I made my first contribution to a blog carnival (see the little icon below the Halloween photograph), the Fifth Charlotte Mason Blog Carnival, hosted by On Our Journey Westward. You can enjoy past editions or contribute to the next one!
Yesterday, I had a craft all planned, and it fell apart, which is typical for me. The reason why Pamela has a head start on flexible thinking is because I can be so ditzy. I bought some paint for this spinning art project and went to look for the lazy Susan where I keep my spices. I should say, KEPT my spices. I have used it for YEARS, but it did not fit very well in the cabinets of my new house. Until I started looking for it, I had forgotten that it is packed up in a box somewhere OR worse, sitting ON a thrift shop shelf here in town. I am not really certain where it is.
So, at the last minute, I ran to the computer, googled paint and crafts, and found a very long list of potential ideas to explore uncertainty with Pamela. I wanted a craft that was easy enough for Pamela to figure out by referencing my nonverbal communication. I chose crayon stained glass because she has never made crayon shavings, and I already had everything (except the wax paper, so I decided it would be a Christmas ornament).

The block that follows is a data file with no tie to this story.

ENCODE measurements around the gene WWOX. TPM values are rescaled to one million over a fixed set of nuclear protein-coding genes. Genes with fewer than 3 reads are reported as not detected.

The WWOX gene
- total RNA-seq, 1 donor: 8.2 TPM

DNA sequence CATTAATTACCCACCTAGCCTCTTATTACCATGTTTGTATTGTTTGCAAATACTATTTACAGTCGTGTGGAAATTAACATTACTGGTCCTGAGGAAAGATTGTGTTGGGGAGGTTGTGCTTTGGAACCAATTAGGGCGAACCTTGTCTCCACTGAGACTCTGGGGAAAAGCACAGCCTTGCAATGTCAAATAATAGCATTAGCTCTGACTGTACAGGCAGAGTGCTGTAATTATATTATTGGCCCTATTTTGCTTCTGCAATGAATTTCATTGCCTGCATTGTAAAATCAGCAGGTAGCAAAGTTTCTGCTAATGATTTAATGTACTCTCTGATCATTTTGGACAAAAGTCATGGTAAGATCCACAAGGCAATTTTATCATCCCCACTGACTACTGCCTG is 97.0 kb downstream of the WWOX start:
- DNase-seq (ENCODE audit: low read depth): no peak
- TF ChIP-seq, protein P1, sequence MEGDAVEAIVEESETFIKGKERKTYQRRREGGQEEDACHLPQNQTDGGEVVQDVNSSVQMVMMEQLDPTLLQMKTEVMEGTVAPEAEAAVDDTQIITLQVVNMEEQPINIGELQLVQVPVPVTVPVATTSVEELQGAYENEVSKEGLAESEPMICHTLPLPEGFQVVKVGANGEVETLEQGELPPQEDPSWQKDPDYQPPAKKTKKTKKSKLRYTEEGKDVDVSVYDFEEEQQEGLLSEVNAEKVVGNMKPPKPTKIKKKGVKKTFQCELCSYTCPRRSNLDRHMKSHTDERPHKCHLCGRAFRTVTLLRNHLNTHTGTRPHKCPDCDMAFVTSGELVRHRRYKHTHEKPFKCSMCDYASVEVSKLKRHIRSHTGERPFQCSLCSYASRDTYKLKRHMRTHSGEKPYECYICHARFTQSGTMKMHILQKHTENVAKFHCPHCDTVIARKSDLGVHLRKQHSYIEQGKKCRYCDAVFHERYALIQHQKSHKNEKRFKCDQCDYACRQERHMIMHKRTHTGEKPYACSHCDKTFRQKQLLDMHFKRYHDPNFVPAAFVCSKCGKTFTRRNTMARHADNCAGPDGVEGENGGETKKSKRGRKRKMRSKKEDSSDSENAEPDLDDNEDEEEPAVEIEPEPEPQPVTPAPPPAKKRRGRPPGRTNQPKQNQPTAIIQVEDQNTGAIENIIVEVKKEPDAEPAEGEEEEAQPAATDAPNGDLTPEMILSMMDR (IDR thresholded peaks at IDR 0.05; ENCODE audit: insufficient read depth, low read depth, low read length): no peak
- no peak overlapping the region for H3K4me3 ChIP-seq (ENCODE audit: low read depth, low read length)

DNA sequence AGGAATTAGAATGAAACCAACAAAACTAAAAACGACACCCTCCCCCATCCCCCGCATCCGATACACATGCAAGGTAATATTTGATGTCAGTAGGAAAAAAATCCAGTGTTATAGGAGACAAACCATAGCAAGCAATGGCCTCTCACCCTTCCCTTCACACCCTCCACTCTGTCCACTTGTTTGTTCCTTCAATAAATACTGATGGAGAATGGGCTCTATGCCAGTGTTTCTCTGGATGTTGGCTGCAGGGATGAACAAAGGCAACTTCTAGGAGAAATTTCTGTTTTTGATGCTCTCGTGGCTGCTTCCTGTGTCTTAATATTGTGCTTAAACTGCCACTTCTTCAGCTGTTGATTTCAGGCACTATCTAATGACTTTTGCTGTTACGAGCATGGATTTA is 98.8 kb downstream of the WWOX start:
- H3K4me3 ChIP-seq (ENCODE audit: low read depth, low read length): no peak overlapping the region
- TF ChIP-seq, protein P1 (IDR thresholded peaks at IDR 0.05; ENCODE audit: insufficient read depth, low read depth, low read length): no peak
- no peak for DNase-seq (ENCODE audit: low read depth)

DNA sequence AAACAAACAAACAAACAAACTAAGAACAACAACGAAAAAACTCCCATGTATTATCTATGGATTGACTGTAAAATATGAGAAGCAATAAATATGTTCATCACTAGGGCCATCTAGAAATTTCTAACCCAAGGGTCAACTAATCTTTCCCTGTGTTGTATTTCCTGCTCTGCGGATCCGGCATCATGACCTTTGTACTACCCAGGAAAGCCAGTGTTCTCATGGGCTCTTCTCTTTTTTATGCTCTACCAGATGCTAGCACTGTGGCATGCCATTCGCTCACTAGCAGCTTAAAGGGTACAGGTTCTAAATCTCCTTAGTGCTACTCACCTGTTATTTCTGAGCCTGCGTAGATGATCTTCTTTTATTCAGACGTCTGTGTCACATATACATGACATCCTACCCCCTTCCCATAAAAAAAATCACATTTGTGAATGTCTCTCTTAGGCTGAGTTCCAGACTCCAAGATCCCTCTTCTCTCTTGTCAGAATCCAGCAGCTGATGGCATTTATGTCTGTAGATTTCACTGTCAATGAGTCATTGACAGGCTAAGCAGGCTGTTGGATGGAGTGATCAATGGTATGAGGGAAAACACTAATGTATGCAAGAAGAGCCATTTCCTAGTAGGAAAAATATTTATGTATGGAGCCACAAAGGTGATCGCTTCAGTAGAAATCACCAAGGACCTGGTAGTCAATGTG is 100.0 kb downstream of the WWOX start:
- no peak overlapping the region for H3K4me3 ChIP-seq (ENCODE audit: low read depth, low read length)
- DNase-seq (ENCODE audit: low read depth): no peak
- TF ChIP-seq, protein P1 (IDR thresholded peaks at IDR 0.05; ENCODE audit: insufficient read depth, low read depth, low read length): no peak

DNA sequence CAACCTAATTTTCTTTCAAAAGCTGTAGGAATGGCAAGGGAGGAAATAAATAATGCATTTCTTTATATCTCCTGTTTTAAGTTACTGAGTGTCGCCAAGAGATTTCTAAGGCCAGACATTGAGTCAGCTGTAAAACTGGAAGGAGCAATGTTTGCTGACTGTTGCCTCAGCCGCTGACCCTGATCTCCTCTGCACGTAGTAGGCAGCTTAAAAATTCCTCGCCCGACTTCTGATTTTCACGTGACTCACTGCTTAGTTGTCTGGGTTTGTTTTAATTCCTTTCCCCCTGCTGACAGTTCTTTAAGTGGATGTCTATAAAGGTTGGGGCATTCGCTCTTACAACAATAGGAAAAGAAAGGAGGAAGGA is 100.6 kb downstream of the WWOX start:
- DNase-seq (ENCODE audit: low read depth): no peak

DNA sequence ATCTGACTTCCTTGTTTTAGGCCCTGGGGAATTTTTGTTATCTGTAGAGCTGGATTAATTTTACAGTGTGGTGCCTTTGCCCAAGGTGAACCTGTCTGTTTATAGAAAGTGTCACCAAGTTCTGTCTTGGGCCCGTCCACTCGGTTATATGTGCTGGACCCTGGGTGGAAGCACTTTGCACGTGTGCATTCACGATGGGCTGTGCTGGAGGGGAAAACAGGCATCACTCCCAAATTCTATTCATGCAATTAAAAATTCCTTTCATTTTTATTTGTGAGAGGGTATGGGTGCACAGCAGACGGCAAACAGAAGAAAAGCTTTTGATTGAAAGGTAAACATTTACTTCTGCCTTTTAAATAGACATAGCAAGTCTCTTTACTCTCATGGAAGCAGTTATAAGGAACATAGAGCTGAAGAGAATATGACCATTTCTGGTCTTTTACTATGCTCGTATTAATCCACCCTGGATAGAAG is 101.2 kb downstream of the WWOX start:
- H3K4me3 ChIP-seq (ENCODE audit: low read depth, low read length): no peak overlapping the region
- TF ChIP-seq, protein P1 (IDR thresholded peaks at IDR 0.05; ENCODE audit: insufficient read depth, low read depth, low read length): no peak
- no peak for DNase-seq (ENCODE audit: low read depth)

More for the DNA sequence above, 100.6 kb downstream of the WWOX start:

We made two "balls" and glued them back to back. Today, we will punch a hole and add string. I am pleased because Pamela referenced beautifully to figure out what to do without me saying a word. At first, we tried peeling thick crayon with a vegetable peeler, and I saw that it was too awkward for Pamela. Then, we switched over to the pencil sharpener. You can see how well Pamela will check me to see if I think she is on the right track. At one point, the crayon broke and Pamela read my nonverbal communication to get a blade! Pamela must have been thinking we were sharpening crayons at first because, when I pointed out the full shaving container, she pointed and said, "Trash!" Later, she asked, "What's that for?" I answered mysteriously, "You'll see!" The first clip spotlights the intial nonverbal communication and Pamela's ability to reference to resolve uncertainty. In the second clip, we use more verbal communication as most of the uncertainty is what to do is resolved.
You would think *I* had had enough UNproductive uncertainty for one day, but the iron bit the dust, right before our very eyes! For some mysterious, unfathomable reason, the power button dislodged in a weird way and refuses to turn on the iron. Yes, I meant refuses. I have the worst luck with mechanical things and, if something is going to break, it will break under my watch. I really did nothing special to break it. I didn't even drop it. I thought Black and Decker appliances were supposed to be indestructible, but, at least, the iron lasted longer than the electric can opener--I used that twice before it bit the dust. In fact, I don't even remember when I bought the iron, so that is pretty lengthy for my track record with appliances!